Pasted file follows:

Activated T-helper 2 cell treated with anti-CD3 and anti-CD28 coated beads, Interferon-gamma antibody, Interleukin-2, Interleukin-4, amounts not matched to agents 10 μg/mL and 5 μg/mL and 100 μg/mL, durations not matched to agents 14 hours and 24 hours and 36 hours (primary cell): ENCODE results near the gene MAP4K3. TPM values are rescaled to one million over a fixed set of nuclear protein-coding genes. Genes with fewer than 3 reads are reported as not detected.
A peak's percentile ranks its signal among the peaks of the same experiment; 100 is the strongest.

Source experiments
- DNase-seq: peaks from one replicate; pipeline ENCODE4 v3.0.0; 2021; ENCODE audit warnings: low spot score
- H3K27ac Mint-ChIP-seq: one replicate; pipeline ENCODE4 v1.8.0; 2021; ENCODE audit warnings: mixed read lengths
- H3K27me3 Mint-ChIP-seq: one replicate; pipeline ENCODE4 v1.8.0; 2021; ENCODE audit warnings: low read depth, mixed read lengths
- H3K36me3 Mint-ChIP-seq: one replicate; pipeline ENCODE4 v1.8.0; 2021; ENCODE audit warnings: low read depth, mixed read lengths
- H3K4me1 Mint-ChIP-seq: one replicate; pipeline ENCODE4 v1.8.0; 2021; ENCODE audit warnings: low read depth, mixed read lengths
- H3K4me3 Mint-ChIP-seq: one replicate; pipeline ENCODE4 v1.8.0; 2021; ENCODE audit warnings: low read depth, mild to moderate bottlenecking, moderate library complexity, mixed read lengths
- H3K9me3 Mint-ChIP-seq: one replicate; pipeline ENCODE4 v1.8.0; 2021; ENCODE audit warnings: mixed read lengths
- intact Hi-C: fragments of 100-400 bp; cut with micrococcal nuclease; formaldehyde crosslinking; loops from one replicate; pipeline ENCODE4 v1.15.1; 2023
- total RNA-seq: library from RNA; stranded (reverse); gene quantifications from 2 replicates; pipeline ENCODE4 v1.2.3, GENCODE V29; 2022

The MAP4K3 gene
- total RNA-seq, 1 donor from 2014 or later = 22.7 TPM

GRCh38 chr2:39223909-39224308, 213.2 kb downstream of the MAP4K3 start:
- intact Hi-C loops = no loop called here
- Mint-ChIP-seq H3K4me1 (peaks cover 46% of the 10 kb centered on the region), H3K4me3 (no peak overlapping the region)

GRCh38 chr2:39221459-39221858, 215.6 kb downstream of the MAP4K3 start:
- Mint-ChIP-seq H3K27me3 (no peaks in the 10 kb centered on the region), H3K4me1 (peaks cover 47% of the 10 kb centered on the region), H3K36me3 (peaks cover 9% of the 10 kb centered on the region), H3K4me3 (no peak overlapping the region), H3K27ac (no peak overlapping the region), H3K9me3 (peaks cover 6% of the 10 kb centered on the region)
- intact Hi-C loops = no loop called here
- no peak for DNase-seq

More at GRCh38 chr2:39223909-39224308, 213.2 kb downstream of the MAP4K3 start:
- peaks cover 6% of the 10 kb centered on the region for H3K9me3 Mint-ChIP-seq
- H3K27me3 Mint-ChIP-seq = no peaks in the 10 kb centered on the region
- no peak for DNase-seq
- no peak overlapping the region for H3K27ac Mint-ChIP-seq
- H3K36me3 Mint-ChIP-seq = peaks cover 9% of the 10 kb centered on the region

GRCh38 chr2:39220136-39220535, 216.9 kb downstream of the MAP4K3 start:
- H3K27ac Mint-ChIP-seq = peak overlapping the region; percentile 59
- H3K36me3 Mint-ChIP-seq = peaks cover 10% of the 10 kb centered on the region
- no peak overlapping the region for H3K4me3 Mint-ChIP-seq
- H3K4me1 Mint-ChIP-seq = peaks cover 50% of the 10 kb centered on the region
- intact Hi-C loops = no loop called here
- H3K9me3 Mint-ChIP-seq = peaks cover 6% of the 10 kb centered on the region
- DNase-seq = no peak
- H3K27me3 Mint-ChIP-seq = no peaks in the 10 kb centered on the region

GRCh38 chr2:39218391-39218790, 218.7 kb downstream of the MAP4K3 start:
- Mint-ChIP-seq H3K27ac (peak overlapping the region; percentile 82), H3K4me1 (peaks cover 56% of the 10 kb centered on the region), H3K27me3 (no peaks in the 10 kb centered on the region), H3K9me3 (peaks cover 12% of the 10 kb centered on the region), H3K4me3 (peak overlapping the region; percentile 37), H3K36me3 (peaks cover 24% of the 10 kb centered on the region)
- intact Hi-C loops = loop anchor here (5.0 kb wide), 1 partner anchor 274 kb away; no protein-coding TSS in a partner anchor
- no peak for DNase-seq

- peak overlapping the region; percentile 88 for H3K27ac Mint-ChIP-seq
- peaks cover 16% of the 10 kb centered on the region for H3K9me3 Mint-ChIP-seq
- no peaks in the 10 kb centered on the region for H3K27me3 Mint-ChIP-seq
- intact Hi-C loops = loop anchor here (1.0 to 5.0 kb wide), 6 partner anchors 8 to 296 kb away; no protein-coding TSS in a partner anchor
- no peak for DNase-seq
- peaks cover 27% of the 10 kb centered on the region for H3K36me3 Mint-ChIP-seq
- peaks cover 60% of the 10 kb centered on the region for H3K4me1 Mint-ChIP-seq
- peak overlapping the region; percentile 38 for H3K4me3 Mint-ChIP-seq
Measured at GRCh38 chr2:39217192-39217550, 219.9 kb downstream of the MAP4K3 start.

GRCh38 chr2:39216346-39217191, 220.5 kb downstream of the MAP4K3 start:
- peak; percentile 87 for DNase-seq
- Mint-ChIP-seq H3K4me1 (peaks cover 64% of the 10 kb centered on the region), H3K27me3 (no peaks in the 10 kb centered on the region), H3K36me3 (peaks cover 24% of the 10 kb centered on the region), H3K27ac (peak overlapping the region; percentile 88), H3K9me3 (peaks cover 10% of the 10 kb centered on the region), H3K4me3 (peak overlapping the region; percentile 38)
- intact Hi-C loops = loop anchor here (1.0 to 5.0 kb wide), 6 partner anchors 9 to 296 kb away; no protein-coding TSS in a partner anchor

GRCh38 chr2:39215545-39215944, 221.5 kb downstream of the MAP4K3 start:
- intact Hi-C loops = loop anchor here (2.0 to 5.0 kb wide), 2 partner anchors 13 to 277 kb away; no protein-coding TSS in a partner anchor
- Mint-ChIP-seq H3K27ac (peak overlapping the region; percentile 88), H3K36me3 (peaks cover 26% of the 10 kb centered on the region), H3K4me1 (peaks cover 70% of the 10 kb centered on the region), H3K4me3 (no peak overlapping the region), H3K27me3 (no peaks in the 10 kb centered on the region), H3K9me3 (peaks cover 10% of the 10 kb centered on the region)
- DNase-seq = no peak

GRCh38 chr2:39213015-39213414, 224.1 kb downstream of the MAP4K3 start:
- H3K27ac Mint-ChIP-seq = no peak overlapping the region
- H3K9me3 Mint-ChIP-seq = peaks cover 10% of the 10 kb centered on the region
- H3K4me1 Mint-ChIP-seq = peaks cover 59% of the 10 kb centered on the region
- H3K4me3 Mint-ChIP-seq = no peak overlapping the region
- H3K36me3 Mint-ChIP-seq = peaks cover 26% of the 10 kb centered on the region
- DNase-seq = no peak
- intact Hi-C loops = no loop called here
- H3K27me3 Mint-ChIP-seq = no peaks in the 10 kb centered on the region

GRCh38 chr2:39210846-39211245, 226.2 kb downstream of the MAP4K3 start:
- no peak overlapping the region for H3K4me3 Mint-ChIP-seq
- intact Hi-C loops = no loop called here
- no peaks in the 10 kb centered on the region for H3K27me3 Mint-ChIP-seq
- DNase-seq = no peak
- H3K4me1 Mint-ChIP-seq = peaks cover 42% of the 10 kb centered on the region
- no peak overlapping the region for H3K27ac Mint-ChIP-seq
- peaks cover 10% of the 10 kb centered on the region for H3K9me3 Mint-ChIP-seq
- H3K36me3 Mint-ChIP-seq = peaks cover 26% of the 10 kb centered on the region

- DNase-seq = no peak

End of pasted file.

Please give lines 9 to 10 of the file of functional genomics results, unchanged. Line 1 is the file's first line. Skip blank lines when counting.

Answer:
- H3K4me3 Mint-ChIP-seq: one replicate; pipeline ENCODE4 v1.8.0; 2021; ENCODE audit warnings: low read depth, mild to moderate bottlenecking, moderate library complexity, mixed read lengths
- H3K9me3 Mint-ChIP-seq: one replicate; pipeline ENCODE4 v1.8.0; 2021; ENCODE audit warnings: mixed read lengths